Congrats on your new release!

Mia Marlow said...

Alfred Hitchcock called these symbolic things "maguffins"~ his word for something that all the characters are interested in that keeps the story moving forward. It's the Ring of power in Tolkein, the Ruby Slippers in Oz, and the little medieval puzzle box in Dan Brown's Da Vinci Code. In each instance the item represents power or knowledge or both.

Helen Scott Taylor said...

Hi Dina,

Thanks for stopping by to read by post. I think the symbols are often so well incorporated into the story that we don't consciously notice them. That probably shows when the symbols use is well done.

Helen

Helen Scott Taylor said...

Hi Tawania,

The most easily identifiable symbols seem to be in fantasy books. They probably occur in historical and contemporary fiction as well, but we don't identify them as such so easily.

Helen

Helen Scott Taylor said...

Hi Heather D,

I've seen mention of Hauting Beauty a few times and thought what a wonderful cover it has. I must pick it up. I beleive it's set in Ireland.

Helen

Helen Scott Taylor said...

Hi Mia,

Over the years, there's been a lot writen about the use of symbols in fiction. I suppose it's even more relevant to films where the audience gets to see the symbol rather than just read about it.

Helen

Mona Risk said...

Helen, I am glad you left this link on Facebook. I like your explanation of symbols. The Magic Knots were great symbols. What do you think of a scepter as symbol of power? You just gave me a fantastic idea for my para. The Phoenix Charm is a wonderful tale that will leave you dreaming.

Jane L said...

Hello Helen,

I can't specifically remember a symbol in a story. But I am facinated with little trinkets or pieces of jewelry or buttons or anything, I am just intrigued, what it may have meant to someone at one time! Have a wonderful week!

EmilyBryan said...

I guess there's a symbol in STROKE OF GENIUS. My hero Crispin has a linen handkerchief with the initials CRS embroidered in gold. He's had it since he was a child. It's the one link with his mother, and the nameless gentleman who made a bastard of him.

Helen Scott Taylor said...

Hi Mona,

Lovely to see you here. I included scepters in my novella The Sons of Ra. It goes well with the Egyptian mythology because many of the gods carried the scepter with the flat head and forked tail. I think it would be good in your para.

Helen

Helen Scott Taylor said...

Hi Jane,
I totally understand your fascination. I love wondering about the story behind little trinkets and pieces of jewelry, especially if they are old or unusual.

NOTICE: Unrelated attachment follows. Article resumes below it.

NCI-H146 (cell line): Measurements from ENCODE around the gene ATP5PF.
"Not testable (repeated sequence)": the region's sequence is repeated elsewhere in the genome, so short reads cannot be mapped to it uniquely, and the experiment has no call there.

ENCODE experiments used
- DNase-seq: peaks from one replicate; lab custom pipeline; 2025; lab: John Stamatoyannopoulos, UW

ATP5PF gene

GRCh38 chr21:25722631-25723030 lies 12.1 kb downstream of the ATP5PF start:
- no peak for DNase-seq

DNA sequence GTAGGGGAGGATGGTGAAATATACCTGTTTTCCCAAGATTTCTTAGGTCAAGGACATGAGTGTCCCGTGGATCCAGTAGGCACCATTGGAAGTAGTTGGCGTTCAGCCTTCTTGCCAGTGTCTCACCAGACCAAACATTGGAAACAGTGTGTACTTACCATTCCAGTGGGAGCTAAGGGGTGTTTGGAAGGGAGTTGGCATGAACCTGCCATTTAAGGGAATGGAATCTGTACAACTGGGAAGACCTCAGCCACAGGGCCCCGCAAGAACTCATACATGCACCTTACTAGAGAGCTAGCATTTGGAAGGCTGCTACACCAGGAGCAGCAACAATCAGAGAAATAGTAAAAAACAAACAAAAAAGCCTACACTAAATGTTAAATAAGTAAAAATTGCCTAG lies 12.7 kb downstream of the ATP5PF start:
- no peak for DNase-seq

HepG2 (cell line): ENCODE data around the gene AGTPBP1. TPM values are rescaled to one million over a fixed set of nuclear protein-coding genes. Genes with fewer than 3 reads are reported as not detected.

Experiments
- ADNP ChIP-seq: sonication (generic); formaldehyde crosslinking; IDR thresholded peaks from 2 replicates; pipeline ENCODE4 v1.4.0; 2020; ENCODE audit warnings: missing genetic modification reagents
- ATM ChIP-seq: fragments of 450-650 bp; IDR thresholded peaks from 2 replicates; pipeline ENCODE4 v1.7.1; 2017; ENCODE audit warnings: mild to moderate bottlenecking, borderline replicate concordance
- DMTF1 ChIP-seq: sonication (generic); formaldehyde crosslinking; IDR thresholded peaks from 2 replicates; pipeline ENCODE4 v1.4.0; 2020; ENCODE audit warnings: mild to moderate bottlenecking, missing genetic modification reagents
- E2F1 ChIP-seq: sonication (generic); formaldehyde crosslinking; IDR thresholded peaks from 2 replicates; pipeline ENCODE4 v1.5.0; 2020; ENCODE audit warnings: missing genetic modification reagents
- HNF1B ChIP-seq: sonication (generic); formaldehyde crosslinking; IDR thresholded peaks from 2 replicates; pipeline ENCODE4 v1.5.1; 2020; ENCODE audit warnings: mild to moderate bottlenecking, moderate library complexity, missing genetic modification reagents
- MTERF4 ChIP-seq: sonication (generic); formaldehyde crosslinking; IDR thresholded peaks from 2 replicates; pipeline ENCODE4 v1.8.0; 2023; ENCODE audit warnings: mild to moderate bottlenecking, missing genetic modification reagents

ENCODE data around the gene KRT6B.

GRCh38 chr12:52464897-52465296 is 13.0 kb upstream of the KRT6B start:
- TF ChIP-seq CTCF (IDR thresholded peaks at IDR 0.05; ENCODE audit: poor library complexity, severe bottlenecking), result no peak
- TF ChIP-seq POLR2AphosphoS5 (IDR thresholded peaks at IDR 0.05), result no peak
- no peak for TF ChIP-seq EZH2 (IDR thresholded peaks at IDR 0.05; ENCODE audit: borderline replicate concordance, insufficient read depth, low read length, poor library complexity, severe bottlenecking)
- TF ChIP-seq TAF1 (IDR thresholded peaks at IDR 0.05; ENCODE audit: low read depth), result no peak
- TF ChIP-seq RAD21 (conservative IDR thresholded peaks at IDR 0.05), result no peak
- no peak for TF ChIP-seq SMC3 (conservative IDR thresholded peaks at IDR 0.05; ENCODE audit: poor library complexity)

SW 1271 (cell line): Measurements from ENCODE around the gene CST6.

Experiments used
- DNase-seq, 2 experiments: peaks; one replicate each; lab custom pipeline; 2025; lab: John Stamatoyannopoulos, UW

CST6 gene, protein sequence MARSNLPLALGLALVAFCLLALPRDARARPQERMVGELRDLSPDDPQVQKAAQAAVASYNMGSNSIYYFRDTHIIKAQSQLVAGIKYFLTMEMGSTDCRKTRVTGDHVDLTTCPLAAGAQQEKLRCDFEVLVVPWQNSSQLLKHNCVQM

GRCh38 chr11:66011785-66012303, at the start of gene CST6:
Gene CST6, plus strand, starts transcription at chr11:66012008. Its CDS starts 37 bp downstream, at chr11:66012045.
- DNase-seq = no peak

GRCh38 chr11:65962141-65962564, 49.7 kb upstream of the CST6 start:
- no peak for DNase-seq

Helen

Helen Scott Taylor said...

Emily,

Thank you for having me as your guest today. I absolutely adore your cover for Stroke of Genius. It is one of the most beautiful covers I've seen in a long time. It would actually go perfectly with the free short story I have up on the Dorchester website.

Helen

Linda Henderson said...

The first book with symbols that comes to mind for me would be the DaVinci Code. After that the Harry Potter books use animals as symbols and the House of Night series by P.C. & Kristen Cast use tattooes as symbols.

chelleyreads said...

Hi Emily and Helen!

i think symbols enhance my reading experience in that it makes certain characters more memorable. One that comes to mind is Larissa Ione's Demonica series--each of the demon brothers have a symbol/mark on his neck. for example, one has a scale and he came from a family of "judge" demons.

I was over at Mrs. Giggles the other night and read her reviews on 2 of your books Helen--they sound really intriguing and I'd love a chance to read Phoenix Charm.

Julie Robinson said...

Hi Helen and Emily,

I love symbolism (Jung, not Freud) because symbols resound with man, though some may be more culturally based. I loved The Magic Knot and would immensely enjoy a copy of The Phoenix Charm.

Emily, I have to say that I think Vexing the Viscount was my favorite so far, though they were all superb. I just loved the masquerade and games of virgin seducing virgin!!

Julie Robinson said...

How about 'the one ring to rule them all.'
Haunting Beauty is a story worth reading.

In trying to think of one that hasn't been mentioned, Melissa Mayhue's Highlander series comes to mind. Those who were descendants of the Fae had a heart-shaped red birthmark to identify them.

Veronica Wolff also has a Highlander series in which she uses a maze of overgrown shrubbery, an artifact, and a painting (one in each book). But when the heroine in her first book goes back in time through the maze, it makes me think of getting lost in the 'maze of time.'

Julie

librarypat said...

Helen,
The only symbol that comes to mind at the moment is the scar on Harry Potter's forehead. It represented so much: love, hate, protection, magic, connection, strength.
There was one historical romance I read where the hero had a book of poetry that was all he had left from the life he left behind. The heroine was the first person he had shared it with.

Mystica said...

The symbol enhances the story and gives you an idea of where it is headed to.

Thanks for this giveaway.

mystica123athotmaildotcom

EmilyBryan said...

Julie--I'm so glad you enjoyed my VEXING THE VISCOUNT! It was delicious fun to write the love scenes between my two virgins, Daisy and Lucian, since they were both in discovery mode!